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Subject 1. The Nature of Statistics
Statistics involves two different processes:
- Describing sets of data. Descriptive statistical methods can be used to describe the important aspects of data sets that have been collected. This reading will focus on the use of descriptive statistics to consolidate a mass of numerical data into useful information.
- Drawing conclusions (making estimates, judgments, predictions, etc.). Inferential statistical methods can be used to draw conclusions about a large group from a smaller group actually observed.
We use statistical methods to analyze the results of data. Since the amount of information available may be vast, it may be extremely time-consuming and expensive to collect all the necessary data. For instance, suppose we are interested in the durability of tennis balls. Theoretically, in order to carry out an accurate assessment, we would need to collect large quantities of all different makes of tennis balls from all over the world. Clearly, this is not practical; aside from taking up lots of time, it would be cost-prohibitive to purchase all the balls we would need for our study. A more practical solution would be to use a sample.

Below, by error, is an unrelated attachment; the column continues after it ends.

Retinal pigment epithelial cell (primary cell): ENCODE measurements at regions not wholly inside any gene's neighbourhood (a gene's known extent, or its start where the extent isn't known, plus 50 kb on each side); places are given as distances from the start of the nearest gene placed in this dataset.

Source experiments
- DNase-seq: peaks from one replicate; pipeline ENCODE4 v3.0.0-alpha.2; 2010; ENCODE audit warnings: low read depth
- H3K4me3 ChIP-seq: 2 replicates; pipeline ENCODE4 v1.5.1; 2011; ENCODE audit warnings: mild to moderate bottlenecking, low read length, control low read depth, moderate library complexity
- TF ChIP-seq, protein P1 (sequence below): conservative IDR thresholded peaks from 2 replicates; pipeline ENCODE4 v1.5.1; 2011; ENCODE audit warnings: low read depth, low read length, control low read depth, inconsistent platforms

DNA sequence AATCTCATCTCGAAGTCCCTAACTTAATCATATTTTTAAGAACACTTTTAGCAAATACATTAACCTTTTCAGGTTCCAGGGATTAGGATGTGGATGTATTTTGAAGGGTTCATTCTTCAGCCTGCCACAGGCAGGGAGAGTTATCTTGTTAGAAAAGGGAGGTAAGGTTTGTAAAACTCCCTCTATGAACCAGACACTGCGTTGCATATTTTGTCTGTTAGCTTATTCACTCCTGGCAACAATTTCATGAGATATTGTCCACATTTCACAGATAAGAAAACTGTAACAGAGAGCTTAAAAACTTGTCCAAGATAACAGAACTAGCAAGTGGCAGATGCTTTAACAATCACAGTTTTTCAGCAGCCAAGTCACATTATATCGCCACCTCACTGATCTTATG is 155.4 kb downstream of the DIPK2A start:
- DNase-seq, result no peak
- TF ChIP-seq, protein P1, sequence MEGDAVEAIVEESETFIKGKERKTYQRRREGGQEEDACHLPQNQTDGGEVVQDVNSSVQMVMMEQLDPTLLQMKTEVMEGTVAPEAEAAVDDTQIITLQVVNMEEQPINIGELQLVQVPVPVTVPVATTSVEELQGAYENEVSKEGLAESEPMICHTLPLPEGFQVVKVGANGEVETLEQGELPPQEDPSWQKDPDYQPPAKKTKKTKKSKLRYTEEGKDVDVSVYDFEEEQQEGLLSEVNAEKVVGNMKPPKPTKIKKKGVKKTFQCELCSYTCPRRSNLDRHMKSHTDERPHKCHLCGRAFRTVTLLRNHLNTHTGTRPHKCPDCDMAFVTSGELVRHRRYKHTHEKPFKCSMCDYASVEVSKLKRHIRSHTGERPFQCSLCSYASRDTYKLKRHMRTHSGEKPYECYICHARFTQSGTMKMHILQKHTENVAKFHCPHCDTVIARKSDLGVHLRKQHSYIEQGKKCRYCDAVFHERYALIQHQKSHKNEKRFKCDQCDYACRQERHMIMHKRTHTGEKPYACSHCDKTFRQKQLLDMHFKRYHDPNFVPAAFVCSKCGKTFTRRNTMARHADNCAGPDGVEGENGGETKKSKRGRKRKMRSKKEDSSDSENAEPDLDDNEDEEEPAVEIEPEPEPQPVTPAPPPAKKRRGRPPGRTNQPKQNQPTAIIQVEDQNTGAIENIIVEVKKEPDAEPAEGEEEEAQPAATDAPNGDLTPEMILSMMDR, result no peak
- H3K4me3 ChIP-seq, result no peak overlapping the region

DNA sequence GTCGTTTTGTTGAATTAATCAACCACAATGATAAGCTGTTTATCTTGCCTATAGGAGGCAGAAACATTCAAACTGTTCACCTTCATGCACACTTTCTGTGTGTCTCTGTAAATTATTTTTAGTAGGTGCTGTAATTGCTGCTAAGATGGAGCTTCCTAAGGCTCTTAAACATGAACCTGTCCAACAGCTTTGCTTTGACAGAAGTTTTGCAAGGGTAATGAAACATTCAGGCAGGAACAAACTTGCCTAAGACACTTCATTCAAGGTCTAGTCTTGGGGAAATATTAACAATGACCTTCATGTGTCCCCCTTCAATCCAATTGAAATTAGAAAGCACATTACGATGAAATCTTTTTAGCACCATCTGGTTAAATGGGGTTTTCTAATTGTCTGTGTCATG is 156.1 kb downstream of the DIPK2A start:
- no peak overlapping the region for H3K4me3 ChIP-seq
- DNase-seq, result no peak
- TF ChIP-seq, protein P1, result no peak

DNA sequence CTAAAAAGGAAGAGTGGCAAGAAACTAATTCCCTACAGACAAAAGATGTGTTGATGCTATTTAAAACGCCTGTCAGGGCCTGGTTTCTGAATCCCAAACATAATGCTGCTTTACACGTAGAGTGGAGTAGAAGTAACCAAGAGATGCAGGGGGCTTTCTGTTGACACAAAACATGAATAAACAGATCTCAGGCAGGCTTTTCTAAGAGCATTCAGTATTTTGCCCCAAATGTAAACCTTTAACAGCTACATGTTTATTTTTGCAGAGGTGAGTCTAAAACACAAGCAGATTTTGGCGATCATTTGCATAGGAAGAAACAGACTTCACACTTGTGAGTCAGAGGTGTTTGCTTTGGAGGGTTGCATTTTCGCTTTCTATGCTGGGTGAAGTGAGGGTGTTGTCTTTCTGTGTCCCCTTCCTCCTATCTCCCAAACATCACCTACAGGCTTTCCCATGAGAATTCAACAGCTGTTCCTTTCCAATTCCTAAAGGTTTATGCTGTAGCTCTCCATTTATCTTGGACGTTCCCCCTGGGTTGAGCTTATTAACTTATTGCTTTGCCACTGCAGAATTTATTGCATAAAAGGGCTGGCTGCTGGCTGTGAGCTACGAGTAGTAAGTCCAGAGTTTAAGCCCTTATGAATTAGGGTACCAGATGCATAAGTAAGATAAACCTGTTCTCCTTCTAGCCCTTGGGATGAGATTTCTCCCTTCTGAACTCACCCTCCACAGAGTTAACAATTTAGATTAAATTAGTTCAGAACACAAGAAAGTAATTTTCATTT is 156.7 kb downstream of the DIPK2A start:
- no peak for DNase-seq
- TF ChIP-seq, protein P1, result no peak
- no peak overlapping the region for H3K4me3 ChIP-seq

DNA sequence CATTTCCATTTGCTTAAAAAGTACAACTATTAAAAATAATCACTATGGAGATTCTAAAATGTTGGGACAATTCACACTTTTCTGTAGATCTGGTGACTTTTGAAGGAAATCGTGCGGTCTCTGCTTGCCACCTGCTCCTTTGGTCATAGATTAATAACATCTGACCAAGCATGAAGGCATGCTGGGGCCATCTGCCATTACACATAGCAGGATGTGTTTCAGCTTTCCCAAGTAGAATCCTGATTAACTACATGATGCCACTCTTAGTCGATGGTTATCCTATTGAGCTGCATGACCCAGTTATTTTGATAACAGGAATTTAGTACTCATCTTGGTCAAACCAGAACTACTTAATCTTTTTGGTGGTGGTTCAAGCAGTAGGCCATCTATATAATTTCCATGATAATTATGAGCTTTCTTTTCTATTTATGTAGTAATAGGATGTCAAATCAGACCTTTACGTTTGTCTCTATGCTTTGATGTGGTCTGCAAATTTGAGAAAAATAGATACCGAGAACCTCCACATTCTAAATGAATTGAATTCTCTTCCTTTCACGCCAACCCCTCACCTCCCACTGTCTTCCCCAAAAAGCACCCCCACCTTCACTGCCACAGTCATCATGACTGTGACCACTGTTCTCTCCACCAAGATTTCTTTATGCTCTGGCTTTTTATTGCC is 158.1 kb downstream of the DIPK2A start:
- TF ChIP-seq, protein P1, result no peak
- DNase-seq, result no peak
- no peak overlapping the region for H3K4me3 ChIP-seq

A population consists of an entire set of objects, observations, or scores that have something in common. It comprises every possible member of the specified group. In our example above, the population of tennis balls consists of every tennis ball that has ever been manufactured anywhere in the world. This is a huge number of tennis balls. Another example of a population would be all males between the ages of 15 and 18.